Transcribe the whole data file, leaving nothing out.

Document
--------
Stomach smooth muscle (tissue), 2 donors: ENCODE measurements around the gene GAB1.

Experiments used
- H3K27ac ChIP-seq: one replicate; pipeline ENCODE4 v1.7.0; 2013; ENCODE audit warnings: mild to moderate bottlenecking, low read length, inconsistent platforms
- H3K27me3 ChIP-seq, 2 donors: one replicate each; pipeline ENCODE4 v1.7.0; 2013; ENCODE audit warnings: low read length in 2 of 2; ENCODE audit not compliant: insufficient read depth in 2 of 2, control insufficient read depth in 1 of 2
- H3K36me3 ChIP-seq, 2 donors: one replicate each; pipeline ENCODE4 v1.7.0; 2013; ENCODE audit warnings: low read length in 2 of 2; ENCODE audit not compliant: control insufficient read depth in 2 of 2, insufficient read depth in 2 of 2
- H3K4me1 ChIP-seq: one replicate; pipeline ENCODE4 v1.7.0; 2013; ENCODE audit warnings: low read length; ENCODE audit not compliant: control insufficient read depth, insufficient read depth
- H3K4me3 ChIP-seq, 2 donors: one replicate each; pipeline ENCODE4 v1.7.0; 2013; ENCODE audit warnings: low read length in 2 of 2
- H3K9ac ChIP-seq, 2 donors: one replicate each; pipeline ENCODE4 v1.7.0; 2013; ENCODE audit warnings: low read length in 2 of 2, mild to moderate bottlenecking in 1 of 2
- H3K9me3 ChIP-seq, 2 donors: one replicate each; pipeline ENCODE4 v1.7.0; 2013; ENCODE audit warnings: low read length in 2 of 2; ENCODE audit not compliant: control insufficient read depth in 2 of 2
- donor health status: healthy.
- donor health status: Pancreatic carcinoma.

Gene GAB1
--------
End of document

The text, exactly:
Stomach smooth muscle (tissue), 2 donors: ENCODE measurements around the gene GAB1.

Experiments used
- H3K27ac ChIP-seq: one replicate; pipeline ENCODE4 v1.7.0; 2013; ENCODE audit warnings: mild to moderate bottlenecking, low read length, inconsistent platforms
- H3K27me3 ChIP-seq, 2 donors: one replicate each; pipeline ENCODE4 v1.7.0; 2013; ENCODE audit warnings: low read length in 2 of 2; ENCODE audit not compliant: insufficient read depth in 2 of 2, control insufficient read depth in 1 of 2
- H3K36me3 ChIP-seq, 2 donors: one replicate each; pipeline ENCODE4 v1.7.0; 2013; ENCODE audit warnings: low read length in 2 of 2; ENCODE audit not compliant: control insufficient read depth in 2 of 2, insufficient read depth in 2 of 2
- H3K4me1 ChIP-seq: one replicate; pipeline ENCODE4 v1.7.0; 2013; ENCODE audit warnings: low read length; ENCODE audit not compliant: control insufficient read depth, insufficient read depth
- H3K4me3 ChIP-seq, 2 donors: one replicate each; pipeline ENCODE4 v1.7.0; 2013; ENCODE audit warnings: low read length in 2 of 2
- H3K9ac ChIP-seq, 2 donors: one replicate each; pipeline ENCODE4 v1.7.0; 2013; ENCODE audit warnings: low read length in 2 of 2, mild to moderate bottlenecking in 1 of 2
- H3K9me3 ChIP-seq, 2 donors: one replicate each; pipeline ENCODE4 v1.7.0; 2013; ENCODE audit warnings: low read length in 2 of 2; ENCODE audit not compliant: control insufficient read depth in 2 of 2
- donor health status: healthy.
- donor health status: Pancreatic carcinoma.

Gene GAB1